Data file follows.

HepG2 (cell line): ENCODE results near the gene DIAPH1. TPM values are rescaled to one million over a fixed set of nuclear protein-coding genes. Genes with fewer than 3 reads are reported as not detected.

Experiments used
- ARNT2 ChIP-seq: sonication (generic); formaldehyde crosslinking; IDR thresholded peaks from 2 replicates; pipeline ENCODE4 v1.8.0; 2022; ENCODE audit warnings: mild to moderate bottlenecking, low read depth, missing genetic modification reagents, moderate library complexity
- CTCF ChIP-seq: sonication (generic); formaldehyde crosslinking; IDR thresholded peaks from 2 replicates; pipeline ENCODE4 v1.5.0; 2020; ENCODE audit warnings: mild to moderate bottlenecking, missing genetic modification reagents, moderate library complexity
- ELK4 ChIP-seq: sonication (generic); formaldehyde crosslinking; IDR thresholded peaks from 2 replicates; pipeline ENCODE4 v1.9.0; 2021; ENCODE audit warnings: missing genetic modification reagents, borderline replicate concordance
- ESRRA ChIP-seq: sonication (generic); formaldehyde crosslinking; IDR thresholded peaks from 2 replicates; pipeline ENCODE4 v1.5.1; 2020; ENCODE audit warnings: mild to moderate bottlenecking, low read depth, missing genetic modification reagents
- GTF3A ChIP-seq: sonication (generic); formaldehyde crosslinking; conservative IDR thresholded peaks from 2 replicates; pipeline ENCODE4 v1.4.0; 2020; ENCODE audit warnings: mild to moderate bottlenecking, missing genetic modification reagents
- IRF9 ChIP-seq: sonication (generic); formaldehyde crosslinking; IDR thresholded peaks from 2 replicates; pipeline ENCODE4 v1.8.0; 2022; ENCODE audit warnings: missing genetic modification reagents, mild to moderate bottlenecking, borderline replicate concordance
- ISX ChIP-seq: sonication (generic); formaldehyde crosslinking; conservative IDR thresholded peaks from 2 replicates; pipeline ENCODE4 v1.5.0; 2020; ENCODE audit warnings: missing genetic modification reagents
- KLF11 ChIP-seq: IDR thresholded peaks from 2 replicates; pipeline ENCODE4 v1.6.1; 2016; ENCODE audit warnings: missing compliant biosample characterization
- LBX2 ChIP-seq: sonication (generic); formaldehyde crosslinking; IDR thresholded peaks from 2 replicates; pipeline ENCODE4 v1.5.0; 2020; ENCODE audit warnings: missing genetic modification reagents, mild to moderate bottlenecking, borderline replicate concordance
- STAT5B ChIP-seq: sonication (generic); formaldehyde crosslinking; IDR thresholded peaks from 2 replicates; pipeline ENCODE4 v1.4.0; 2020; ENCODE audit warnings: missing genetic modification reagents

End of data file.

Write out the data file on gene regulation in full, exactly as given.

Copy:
HepG2 (cell line): ENCODE results near the gene DIAPH1. TPM values are rescaled to one million over a fixed set of nuclear protein-coding genes. Genes with fewer than 3 reads are reported as not detected.

Experiments used
- ARNT2 ChIP-seq: sonication (generic); formaldehyde crosslinking; IDR thresholded peaks from 2 replicates; pipeline ENCODE4 v1.8.0; 2022; ENCODE audit warnings: mild to moderate bottlenecking, low read depth, missing genetic modification reagents, moderate library complexity
- CTCF ChIP-seq: sonication (generic); formaldehyde crosslinking; IDR thresholded peaks from 2 replicates; pipeline ENCODE4 v1.5.0; 2020; ENCODE audit warnings: mild to moderate bottlenecking, missing genetic modification reagents, moderate library complexity
- ELK4 ChIP-seq: sonication (generic); formaldehyde crosslinking; IDR thresholded peaks from 2 replicates; pipeline ENCODE4 v1.9.0; 2021; ENCODE audit warnings: missing genetic modification reagents, borderline replicate concordance
- ESRRA ChIP-seq: sonication (generic); formaldehyde crosslinking; IDR thresholded peaks from 2 replicates; pipeline ENCODE4 v1.5.1; 2020; ENCODE audit warnings: mild to moderate bottlenecking, low read depth, missing genetic modification reagents
- GTF3A ChIP-seq: sonication (generic); formaldehyde crosslinking; conservative IDR thresholded peaks from 2 replicates; pipeline ENCODE4 v1.4.0; 2020; ENCODE audit warnings: mild to moderate bottlenecking, missing genetic modification reagents
- IRF9 ChIP-seq: sonication (generic); formaldehyde crosslinking; IDR thresholded peaks from 2 replicates; pipeline ENCODE4 v1.8.0; 2022; ENCODE audit warnings: missing genetic modification reagents, mild to moderate bottlenecking, borderline replicate concordance
- ISX ChIP-seq: sonication (generic); formaldehyde crosslinking; conservative IDR thresholded peaks from 2 replicates; pipeline ENCODE4 v1.5.0; 2020; ENCODE audit warnings: missing genetic modification reagents
- KLF11 ChIP-seq: IDR thresholded peaks from 2 replicates; pipeline ENCODE4 v1.6.1; 2016; ENCODE audit warnings: missing compliant biosample characterization
- LBX2 ChIP-seq: sonication (generic); formaldehyde crosslinking; IDR thresholded peaks from 2 replicates; pipeline ENCODE4 v1.5.0; 2020; ENCODE audit warnings: missing genetic modification reagents, mild to moderate bottlenecking, borderline replicate concordance
- STAT5B ChIP-seq: sonication (generic); formaldehyde crosslinking; IDR thresholded peaks from 2 replicates; pipeline ENCODE4 v1.4.0; 2020; ENCODE audit warnings: missing genetic modification reagents